Jewish History Blog
Among the tragic events that occurred in this mourning period of the Jewish calendar was the outbreak of World War I. Naively termed the “Great War,” it was the catalyst for World War II, the Holocaust, and all the other murderous events that would follow in the 20th century. It was brought about by catastrophic miscalculations of the great European powers, a combination of reckless politicians, stupid generals, and strong jingoist fervor. Yet when it first broke out, people all over Europe cheered – in London, Paris, Vienna, Berlin, Moscow, St. Petersburg. Here is a picture of a cheering crowd with Hitler himself right in the middle of it. The First World War was going to raise the art school reject out of his anonymity.
The war was a total war and therefore a total disaster. But in a perverse and not too surprising twist of events, the Jewish population of Europe suffered most. As individuals, the Jews fought in the armies of all sides, becoming super-patriots in their respective countries, determined to prove that they really “belonged.” This was especially true of German Jewry. Over 12,000 Jews died fighting for the “Vaterland.” Their patriotism and sacrifice would turn to ashes, literally, within twenty years.
But in spite of their super-patriotism, the Jews in Germany were subject to accusations of disloyalty. In 1916, the German General Staff ordered a census of all Jewish soldiers in the army to determine how many actually served on the front line. The fabricated census was publicized with great fanfare, intimating that the Jews were shirking their duty. The actual results showed that 80% of all Jewish soldiers served on the front lines, far higher than the general population, but this was never released to the general public.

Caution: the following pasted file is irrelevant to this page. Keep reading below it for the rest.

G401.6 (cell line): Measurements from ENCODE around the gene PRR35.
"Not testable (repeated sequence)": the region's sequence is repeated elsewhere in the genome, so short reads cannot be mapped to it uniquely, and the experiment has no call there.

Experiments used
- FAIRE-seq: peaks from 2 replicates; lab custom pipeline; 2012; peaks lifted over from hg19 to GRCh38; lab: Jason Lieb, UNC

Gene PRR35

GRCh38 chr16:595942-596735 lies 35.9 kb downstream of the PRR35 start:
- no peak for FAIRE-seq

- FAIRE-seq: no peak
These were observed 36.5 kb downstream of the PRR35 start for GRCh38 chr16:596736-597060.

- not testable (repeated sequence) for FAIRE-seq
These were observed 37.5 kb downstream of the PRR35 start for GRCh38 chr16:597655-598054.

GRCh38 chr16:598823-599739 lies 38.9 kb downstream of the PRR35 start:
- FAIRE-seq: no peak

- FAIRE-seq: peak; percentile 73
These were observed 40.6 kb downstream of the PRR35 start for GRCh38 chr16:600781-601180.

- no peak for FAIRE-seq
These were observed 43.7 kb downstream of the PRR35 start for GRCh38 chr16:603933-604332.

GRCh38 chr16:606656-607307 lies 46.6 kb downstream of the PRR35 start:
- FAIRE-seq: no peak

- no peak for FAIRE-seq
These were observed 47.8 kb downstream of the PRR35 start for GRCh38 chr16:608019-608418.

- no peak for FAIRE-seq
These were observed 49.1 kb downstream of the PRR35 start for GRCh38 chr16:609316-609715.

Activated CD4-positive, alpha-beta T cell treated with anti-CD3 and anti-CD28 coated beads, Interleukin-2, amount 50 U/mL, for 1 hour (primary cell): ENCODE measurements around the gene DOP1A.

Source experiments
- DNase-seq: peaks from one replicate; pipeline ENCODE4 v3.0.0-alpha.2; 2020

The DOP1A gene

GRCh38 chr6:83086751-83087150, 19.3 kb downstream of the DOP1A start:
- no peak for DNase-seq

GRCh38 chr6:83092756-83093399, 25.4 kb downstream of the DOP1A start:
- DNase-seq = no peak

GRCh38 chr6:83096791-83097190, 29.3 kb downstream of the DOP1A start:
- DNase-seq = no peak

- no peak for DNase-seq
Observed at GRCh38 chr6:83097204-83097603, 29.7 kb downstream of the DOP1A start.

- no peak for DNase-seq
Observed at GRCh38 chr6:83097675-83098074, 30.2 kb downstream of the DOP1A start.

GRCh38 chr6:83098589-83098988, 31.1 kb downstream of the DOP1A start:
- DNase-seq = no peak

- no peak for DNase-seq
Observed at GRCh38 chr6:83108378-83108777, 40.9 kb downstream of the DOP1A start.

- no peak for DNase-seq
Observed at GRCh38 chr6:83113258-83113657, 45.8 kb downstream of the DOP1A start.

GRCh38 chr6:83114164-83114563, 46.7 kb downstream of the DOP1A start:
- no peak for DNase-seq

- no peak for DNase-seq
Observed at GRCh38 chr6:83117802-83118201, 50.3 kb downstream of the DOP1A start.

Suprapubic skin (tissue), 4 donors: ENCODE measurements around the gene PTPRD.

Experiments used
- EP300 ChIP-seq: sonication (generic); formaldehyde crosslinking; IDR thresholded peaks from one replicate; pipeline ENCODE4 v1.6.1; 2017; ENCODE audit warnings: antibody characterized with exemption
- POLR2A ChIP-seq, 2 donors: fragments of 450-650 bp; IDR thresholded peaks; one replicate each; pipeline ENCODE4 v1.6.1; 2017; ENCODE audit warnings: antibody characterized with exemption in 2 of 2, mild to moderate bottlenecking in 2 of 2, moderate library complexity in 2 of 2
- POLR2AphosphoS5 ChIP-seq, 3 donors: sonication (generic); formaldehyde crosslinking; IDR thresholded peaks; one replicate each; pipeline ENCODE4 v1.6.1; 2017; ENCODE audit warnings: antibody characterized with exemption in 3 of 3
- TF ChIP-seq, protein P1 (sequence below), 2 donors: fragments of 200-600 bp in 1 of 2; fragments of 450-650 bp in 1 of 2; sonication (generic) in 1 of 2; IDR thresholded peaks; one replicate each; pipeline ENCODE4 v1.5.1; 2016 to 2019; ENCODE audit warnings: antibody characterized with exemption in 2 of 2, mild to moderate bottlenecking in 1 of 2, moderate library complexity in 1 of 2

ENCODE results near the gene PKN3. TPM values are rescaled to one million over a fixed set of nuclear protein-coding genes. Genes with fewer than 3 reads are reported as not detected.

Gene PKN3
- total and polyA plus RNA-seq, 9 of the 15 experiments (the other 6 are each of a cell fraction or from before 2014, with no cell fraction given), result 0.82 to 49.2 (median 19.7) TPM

Anti-Semitism had been virulent in Germany even before World War I. Germany’s subsequent defeat only served to exacerbate it. The stage was already set for the “Jewish-led-stab-in-the-back” betrayal theory that brought Hitler to power.
For the Jews in Eastern Europe, the war also brought unmitigated tragedy. A quarter million died in battle, and over a million became refugees because the Czar accused them of being German collaborators, forced them to leave their homes, and settle in inland Russia. Because of the Czar’s behavior towards the Jews, many actually welcomed the conquering Germans and Austrians as liberators and benefactors. The Jewish infrastructure in Eastern Europe, socially, economically, culturally and religiously, was almost completely destroyed by the war.
The war also served to radicalize much of Eastern European Jewry’s youth into secularists and Marxists. The yeshivot were scattered, and many of the Chassidic courts and dynasties were decimated. The Bolshevik revolution brought on by the war attempted to destroy the practice of Judaism. The anti-Semitism of the Polish and Lithuanian nationalists became overt and violent. In perfect hindsight, it seems clear that even without the Holocaust, Eastern European Jewish life was on the wane.
As we see in current times, divides within the Jewish world are not easily bridged. But what we must appreciate is that the ideologies that drive them were annealed in the heat of the First World War. The Jewish people are still paying the bill for it.
To learn more about World War I, please see our film, “Faith & Fate, Part II: The Implosion of the World Order“